As will be understood by one skilled in the art, most practical ADCs will have a transfer characteristic that is non-linear. That is the relationship between the voltage input to the ADC 206 and the digital output value will not scale entirely linearly with increasing input voltage. The effect of the non-linearity will typically be more pronounced over a wider voltage range. It has therefore been appreciated that if the input signal supplied to the ADC is limited to a relatively limited voltage range the effect of any non-linearity in the ADC conversion is reduced. However, practically there is a limit to the voltage resolution achievable with an ADC that may be implemented without undue size requirements and therefore limiting the voltage range of the input signal VADC to the ADC 206 will have the effect of increasing the quantisation noise.

The conventional approach for analogue-to-digital conversion may therefore be to maximise the voltage range of the input signal so as to reduce the quantisation noise error in conversion. In this particular application however, where the output of the ADC 206 is to be used to determine any non-linear errors between the input signal and the audio driving signal, and the determined error is used to update the distortion settings of the pre-distortion module 202, it may be beneficial to operate for a relatively reduced operating range compared to what might otherwise be considered, in order to improve linearity at the expense of increased

quantisation noise. Given the updated rate of the distortion settings is relatively slow, the feedback signal and/or the first error signal may be filtered or time averaged to improve the noise, i.e. quantisation and/or thermal noise, performance whilst maintaining the linearity benefit.

The analogue gain element 501 may therefore apply the analogue gain GA to maintain the voltage feedback signal VFB input to the ADC 206 within a defined operating range. In some embodiments the analogue gain element 501 may apply an attenuation to keep the maximum signal level of the voltage feedback signal VFB below a defined voltage, which may, in some embodiments, correspond to only part of the possible operating input range of the ADC 206. As will be understood by one skilled in the art, an ADC will have an operating input range, e.g. a range of voltage that can be input into the ADC and converted without signal clipping. As mentioned, it is usual to ensure that the input to an ADC is limited to lie within input range of the ADC but, it is also usual that, for best conversion performance and lowest quantisation noise, the full input range is used where possible. In some embodiments of the disclosure the input to the ADC 206 may be limited to only part of the operating input range.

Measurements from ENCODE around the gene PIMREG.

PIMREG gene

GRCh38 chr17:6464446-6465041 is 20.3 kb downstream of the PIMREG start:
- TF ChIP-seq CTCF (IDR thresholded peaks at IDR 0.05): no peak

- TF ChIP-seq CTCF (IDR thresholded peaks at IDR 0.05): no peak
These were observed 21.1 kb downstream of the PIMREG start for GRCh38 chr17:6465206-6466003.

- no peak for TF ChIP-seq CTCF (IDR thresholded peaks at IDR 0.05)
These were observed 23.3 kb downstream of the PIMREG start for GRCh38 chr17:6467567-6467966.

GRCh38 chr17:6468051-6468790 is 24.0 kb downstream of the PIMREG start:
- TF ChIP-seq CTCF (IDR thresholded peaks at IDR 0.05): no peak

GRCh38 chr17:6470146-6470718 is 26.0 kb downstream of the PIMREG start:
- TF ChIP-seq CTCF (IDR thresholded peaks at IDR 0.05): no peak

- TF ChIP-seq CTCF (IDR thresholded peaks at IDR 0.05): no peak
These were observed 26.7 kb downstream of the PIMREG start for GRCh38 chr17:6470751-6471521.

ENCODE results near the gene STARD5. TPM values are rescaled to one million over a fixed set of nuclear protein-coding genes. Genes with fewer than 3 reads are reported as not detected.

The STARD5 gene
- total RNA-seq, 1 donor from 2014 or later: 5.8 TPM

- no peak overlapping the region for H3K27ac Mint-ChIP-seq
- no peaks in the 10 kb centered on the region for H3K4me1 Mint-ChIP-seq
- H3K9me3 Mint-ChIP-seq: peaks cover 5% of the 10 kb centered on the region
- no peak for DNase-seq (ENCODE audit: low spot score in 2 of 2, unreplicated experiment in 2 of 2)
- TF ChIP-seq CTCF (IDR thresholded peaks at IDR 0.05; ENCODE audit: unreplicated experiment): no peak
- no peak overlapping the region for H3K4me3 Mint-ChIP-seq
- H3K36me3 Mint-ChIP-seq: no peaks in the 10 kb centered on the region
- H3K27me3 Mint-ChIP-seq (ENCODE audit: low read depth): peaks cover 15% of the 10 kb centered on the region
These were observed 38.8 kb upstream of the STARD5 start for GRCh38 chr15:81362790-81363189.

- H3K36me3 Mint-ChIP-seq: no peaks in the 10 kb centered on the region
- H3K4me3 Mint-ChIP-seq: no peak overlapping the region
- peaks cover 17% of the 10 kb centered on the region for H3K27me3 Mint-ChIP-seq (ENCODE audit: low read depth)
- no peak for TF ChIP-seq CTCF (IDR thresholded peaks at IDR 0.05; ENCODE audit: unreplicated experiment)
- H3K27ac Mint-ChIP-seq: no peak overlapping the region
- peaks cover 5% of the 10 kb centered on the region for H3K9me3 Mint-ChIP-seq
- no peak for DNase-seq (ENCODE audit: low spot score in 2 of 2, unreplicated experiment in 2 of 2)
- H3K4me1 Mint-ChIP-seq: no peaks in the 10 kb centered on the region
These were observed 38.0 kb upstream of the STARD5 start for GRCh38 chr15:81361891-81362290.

In some embodiments a digital gain element 502, for instance a digital multiplier, may be arranged downstream of the ADC 206 to apply a digital gain GD. The digital gain element 502 may apply a positive gain, i.e. boost, to the digital output signal which may, at least partly, compensate for an attenuation applied by the analogue gain element 501.

The analogue gain GA applied by the analogue gain element 501 and/or any digital gain GD applied by the digital gain element 502 may, in some instances, be predetermined and hardwired or stored in the relevant gain element. In some implementations however the analogue gain GA and/or digital gain GD applied may be controlled by a gain controller 503. The gain controller 503 may control the gain elements to apply fixed gains, but in some embodiments the analogue gain GA and/or digital gain GD applied may vary based on some operating parameter. For instance the gain controller may adjust the gain settings GA and GD based on a control signal C, which may for example be indicative of the type of load connected and thus an expectation of the maximum amplitude of the audio driving signal V0UT or a volume setting.